BAGHDAD: U.S. oil giant Chevron said on Thursday it signed a deal with Iraqi Kurds to explore for oil in their northern region, defying the central government which wants to control the area's oil wealth.
The agreement makes Chevron the second U.S. company to secure oil deals with Kurds in conflict with Baghdad, after Exxon Mobil Corp. agreed last October to explore for oil in six areas.
Baghdad wants to manage its energy resources nationwide and have the final say on all oil and gas deals. Kurds argue that the constitution allows them to draw up development plans independently and award deals without going through the oil ministry.
Chevron, based in California, said in a statement it will take over India's Reliance Exploration and Production efforts to explore for oil in the Rovi and Sarta blocks. Chevron will hold 80 percent of the contract while Austria's OMV AG will hold the rest.
The blocks are located north of the regional capital, Irbil, and cover a combined area of approximately 1,124 square kilometers (490 square miles).
Since the 2003 U.S.-led invasion, the Kurds have signed over 50 relatively small deals - production sharing contracts with small and mid-sized oil companies.
But the entry of majors Exxon Mobil and now Chevron may be a game changer that could lead to de facto policies the Kurds have long sought.
Iraq's post-invasion governments have until recently blacklisted energy companies that signed contracts with the Kurdish government to prevent them from working elsewhere in the country or purchase crude oil.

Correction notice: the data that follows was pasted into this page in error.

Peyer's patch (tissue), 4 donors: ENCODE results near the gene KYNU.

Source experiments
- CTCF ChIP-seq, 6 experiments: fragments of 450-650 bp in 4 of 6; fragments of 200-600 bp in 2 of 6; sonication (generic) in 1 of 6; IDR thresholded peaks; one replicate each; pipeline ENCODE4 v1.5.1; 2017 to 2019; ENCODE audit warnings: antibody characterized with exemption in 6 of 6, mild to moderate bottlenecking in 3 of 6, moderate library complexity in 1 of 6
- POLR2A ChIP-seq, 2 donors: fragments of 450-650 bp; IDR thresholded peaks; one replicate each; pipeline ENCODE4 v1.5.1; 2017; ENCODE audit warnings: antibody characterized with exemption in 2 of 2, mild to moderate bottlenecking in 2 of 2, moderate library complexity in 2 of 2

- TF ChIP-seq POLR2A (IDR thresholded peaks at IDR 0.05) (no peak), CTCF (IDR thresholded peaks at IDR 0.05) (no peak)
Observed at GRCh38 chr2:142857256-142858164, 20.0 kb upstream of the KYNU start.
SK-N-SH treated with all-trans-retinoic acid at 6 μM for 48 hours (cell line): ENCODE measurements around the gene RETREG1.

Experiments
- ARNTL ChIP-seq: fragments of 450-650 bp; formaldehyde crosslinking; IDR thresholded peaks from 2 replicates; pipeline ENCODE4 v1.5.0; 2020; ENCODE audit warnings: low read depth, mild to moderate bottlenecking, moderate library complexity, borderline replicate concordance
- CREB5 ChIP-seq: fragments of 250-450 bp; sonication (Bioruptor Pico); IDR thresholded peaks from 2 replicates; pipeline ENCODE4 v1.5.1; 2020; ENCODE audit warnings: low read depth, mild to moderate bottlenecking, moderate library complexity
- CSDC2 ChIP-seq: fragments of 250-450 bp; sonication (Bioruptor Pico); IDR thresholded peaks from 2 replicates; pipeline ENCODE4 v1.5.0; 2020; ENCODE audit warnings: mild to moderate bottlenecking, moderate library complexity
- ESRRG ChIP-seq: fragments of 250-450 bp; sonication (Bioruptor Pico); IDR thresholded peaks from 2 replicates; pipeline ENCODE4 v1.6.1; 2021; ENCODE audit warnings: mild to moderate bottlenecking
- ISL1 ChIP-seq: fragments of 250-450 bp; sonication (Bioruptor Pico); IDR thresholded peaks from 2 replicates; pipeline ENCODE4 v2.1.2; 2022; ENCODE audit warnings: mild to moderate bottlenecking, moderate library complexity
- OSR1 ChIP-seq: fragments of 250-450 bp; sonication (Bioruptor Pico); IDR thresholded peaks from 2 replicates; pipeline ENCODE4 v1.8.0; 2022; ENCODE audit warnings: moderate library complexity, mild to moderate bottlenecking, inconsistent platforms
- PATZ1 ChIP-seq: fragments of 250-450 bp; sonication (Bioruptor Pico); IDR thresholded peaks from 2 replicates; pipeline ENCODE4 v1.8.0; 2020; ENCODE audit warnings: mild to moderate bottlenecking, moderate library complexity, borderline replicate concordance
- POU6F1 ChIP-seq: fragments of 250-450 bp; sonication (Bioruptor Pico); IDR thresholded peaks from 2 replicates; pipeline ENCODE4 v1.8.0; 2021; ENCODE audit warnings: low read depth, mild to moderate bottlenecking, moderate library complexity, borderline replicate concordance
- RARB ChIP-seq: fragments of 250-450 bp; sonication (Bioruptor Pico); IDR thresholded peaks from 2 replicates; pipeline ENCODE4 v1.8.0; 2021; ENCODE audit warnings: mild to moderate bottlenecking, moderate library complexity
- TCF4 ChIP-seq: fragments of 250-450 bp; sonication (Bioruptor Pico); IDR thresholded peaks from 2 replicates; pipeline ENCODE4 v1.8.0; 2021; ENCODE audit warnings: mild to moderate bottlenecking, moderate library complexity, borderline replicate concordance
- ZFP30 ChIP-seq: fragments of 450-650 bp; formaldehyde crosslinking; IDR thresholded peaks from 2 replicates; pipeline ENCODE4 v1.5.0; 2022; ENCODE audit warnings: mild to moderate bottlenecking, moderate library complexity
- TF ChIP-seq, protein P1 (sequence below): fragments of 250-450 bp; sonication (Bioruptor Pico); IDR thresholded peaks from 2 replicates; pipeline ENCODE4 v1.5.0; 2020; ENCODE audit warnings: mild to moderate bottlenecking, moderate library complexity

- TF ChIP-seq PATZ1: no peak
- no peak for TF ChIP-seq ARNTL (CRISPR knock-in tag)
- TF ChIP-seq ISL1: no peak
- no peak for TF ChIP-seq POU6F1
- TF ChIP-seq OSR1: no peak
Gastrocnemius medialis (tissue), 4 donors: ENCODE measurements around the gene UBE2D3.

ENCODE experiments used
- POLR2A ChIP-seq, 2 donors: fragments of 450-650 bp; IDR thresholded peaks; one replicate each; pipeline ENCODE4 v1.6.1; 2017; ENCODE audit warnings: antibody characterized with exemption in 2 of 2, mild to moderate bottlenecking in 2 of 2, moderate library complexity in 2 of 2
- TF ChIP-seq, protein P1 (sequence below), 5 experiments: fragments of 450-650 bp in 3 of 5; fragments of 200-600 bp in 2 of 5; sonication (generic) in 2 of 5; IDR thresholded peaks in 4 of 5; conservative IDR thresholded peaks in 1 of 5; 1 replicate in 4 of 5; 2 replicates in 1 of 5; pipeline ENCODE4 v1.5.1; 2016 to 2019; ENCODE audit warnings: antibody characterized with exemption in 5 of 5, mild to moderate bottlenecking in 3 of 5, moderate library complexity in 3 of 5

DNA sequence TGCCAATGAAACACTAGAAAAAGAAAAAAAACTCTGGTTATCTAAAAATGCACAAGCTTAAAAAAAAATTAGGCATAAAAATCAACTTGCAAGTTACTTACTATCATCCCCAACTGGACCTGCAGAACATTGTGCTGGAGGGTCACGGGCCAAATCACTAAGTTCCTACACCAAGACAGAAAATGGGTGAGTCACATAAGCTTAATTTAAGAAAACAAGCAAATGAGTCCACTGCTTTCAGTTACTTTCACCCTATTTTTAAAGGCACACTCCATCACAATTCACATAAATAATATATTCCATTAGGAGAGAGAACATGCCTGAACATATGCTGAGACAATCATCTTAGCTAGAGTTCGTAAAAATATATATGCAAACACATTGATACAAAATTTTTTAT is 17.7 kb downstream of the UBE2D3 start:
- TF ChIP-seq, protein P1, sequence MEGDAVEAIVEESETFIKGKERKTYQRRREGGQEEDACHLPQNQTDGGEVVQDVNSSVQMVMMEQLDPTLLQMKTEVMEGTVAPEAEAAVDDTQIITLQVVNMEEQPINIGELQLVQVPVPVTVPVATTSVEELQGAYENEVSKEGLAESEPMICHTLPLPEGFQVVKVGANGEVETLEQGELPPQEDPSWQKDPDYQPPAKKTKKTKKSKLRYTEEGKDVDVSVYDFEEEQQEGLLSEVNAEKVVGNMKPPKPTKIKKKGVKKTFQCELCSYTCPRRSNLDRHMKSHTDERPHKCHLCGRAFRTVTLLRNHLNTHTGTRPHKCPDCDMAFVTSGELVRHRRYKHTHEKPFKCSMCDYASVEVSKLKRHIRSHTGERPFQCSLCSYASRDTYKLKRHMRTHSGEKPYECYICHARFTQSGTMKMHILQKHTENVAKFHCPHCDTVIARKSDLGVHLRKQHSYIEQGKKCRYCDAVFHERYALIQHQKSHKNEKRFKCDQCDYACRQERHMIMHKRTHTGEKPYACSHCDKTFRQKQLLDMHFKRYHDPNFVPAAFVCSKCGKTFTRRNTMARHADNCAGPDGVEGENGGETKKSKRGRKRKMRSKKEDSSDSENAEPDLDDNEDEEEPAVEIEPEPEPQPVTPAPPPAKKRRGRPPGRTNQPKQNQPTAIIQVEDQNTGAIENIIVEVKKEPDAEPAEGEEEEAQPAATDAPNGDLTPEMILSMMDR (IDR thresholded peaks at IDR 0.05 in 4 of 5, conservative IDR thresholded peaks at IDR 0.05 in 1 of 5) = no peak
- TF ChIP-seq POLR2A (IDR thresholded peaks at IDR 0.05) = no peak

But in the case of Exxon Mobil, the Iraqi government has had a light hand. It prevented it from taking part in Iraq's fourth energy bidding round in May but has not touched its deal to develop the 8.6 billion West Qurna field near the southern city of Basra along with Royal Dutch Shell PLC.
Chevron has no deals with the Baghdad government. Officials in Baghdad and Irbil could not immediately be reached for comment.
Later in the day, Iraqi Prime Minister Nouri al-Maliki's office said it received a "positive and convincing" letter from President Barack Obama about Exxon
Mobil's oil plans in the Kurdish region, where Baghdad wants it to cease operations.
Al-Maliki's statement did not directly quote from the letter, and his office did not provide a copy of it. It called on the company to meet "recommendations of the Iraqi government and the recommendations of the U.S. administration regarding this issue."
The statement also implied that Obama would side with Baghdad on the dispute, saying his letter "stressed respect of the constitution, and Iraqi laws, along the same lines the Iraqi government is working."
However, Baghdad and Kurdish leaders long have bickered over the legality of regional oil deals without the government's blessing. A law that would settle it has been stalled in parliament for years, and there is no sign the constitutional debate will be settled any time soon.
And there is considerable incentive to work directly with the Kurds -- unlike the flat fee the central government pays for each barrel of oil extracted, the Kurds offer lucrative contracts allowing developers to claim a share in reserves and the oil produced.
Iraq has been struggling to develop its oil and gas reserves after years of war, international sanctions and neglect. Foreign companies with the resources and expertise to develop the oil fields, such as Exxon Mobil, are seen as key to helping revive the nation's vital energy sector.
Since 2008, Iraq has awarded 15 oil and gas deals to international energy companies, the first major investments in the country's energy industry in more than three decades.
The original goal was to boost daily production from about 3 million barrels now to 12 million barrels by 2017. That may be revised downward to fewer than 10 million barrels however, given infrastructure bottlenecks and a possible falloff in demand on international markets.